deadliest deadline

meandering thoughts on the beat

Monday, August 28, 2006

adjustments

As my wife said in her own blog, it's been more than a week since we have been discharged from the hospital. Now is the real test, I think. No more nurses, no more nursery to take care of the little one. It's all up to us. I will be eternally grateful to my in-laws for taking us in for the meantime. There is nothing like an extra pair of hands and their rich experience in child-rearing. It's a longer drive to Antipolo, but the surroundings are quiet and soothing. It helps calm my oftentimes frantic mind. The superb cooking of my mother-in-law also soothes my hungry tummy. I have to say its been particularly difficult for M. All the sleepless nights compounded by the difficult but healthier decision to breastfeed. Almost overnight, the both of us have turned into "experts" in breastfeeding. Thankfully, little Anton seems to have gotten the hang of it. I must say that I am beginning to be somewhat proficient in putting him to sleep. But I rue the fact that most of the time, I feel a wee bit helpless and I have difficulty getting up early in the morning to try to put Anton to sleep when M. is too tired. I have never admired anyone more than I do my wife now with the difficult job she is undertaking. I cannot imagine other husbands who would leave the difficult job of child-rearing to their wives during the day, and abuse and physically beat them at night. There must be a corner of hell reserved for heartless ogres like them. Now the problem are the various ailments that usually hang around newborns. Nasal congestion, colic crying bouts, body temperatures, etc. Hoepfully, we can stay cool and above all of these. But truly, nothing makes me happier right now than staring at my little one while he is staring at me in return. Hopefully, this indicates to me that we are connecting somehow. For me, he is the repository of everything that is beautiful about this world (and to think there was a time when I didn't find much in this world I can call "beautiful"). And I have never loved M. more than I do now. There are the hardships, but there are the joys. Joys never felt before and that are just completely beyond words. And the good part is, there is more joy to come. What did I do to deserve all of this?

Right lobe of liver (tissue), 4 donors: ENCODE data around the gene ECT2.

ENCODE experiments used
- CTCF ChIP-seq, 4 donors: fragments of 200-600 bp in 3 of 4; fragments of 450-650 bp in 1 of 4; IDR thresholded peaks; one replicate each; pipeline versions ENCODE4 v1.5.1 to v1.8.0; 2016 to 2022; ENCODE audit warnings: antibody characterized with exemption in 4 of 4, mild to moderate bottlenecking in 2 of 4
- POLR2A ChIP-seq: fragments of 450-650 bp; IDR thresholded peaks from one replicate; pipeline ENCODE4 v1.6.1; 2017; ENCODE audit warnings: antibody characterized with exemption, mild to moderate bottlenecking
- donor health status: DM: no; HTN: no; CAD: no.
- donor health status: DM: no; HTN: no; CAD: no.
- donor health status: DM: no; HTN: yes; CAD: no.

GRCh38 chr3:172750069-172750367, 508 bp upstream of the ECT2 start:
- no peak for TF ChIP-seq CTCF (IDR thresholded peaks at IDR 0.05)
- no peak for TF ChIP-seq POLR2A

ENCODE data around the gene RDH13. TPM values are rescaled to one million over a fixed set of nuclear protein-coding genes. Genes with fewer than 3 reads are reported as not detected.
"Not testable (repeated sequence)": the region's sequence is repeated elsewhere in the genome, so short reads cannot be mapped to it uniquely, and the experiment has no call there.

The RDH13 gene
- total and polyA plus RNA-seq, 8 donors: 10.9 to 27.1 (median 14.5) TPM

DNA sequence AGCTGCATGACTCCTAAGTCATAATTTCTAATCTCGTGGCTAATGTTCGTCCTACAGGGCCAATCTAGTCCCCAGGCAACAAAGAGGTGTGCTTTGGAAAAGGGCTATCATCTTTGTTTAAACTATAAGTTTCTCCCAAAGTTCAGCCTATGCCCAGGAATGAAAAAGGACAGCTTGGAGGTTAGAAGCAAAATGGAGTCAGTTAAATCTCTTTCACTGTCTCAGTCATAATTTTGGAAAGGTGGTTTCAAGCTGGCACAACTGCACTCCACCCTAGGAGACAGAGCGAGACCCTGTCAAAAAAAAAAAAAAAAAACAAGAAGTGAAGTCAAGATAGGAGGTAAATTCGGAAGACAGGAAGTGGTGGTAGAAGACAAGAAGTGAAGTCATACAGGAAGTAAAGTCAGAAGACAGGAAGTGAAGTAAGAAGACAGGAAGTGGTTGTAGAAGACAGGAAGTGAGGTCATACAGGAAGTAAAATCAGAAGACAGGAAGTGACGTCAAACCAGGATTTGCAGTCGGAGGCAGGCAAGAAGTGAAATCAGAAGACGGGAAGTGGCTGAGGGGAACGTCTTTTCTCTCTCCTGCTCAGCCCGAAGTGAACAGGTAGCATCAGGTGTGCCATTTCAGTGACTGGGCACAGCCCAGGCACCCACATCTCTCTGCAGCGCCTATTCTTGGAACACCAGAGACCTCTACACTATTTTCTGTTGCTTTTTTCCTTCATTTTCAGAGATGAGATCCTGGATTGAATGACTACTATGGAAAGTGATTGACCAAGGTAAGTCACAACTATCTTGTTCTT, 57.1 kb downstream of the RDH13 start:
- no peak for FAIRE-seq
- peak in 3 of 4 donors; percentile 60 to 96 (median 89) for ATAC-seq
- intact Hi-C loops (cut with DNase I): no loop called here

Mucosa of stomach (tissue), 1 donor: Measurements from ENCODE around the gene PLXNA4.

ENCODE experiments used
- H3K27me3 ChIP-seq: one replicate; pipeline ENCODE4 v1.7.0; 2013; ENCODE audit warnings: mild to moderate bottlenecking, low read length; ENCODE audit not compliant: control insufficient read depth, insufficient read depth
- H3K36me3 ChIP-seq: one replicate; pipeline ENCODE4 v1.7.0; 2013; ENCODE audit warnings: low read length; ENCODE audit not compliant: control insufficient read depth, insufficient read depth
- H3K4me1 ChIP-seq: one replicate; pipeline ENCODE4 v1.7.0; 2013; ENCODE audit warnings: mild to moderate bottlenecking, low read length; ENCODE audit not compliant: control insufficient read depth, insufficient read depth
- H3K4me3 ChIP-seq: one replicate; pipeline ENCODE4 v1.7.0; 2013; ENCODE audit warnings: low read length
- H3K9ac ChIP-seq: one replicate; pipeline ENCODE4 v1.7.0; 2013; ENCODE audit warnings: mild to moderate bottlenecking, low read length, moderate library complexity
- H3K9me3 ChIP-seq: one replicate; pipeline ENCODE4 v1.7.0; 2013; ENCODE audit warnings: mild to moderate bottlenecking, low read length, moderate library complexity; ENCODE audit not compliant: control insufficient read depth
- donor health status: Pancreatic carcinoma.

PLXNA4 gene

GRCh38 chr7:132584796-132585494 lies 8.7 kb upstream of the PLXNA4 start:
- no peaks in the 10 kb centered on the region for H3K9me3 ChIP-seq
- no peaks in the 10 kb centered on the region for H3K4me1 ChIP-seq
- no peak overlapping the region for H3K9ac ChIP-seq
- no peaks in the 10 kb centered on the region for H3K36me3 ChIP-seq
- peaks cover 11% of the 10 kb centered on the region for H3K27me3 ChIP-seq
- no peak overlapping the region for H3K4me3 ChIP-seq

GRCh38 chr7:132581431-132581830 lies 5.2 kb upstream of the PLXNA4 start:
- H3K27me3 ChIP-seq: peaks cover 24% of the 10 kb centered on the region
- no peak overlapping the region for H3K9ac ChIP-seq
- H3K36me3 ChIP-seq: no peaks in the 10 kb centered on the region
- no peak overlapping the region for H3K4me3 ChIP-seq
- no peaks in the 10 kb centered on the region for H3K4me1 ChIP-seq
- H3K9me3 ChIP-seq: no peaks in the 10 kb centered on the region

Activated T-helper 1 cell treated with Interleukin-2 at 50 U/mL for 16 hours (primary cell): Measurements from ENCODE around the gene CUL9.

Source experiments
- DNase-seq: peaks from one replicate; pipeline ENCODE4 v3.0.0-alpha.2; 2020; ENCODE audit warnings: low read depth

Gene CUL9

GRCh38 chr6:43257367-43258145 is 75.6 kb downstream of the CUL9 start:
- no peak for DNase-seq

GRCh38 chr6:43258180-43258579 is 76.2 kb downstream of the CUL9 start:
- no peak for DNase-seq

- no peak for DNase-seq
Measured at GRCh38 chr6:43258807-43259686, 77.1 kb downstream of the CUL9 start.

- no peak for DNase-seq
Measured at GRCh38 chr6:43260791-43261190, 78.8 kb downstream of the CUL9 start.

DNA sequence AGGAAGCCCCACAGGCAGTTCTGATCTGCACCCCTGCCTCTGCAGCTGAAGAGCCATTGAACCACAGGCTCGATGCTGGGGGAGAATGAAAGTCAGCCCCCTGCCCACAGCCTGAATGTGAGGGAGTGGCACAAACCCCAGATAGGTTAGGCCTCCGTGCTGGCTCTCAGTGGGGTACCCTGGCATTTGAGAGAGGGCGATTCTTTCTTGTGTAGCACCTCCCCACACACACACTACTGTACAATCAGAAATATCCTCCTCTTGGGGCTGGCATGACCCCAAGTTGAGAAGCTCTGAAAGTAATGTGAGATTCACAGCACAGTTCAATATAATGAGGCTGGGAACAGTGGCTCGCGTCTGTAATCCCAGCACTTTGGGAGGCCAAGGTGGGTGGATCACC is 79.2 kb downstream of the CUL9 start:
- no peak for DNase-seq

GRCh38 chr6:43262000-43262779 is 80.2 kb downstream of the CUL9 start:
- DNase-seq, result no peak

Monday, August 14, 2006

Hazel and Boyet

Good friends are really hard to find even in a profession like journalism where being personable really counts. I thank my lucky stars I came across such great people like Hazel Recheta and Boyet Aravilla.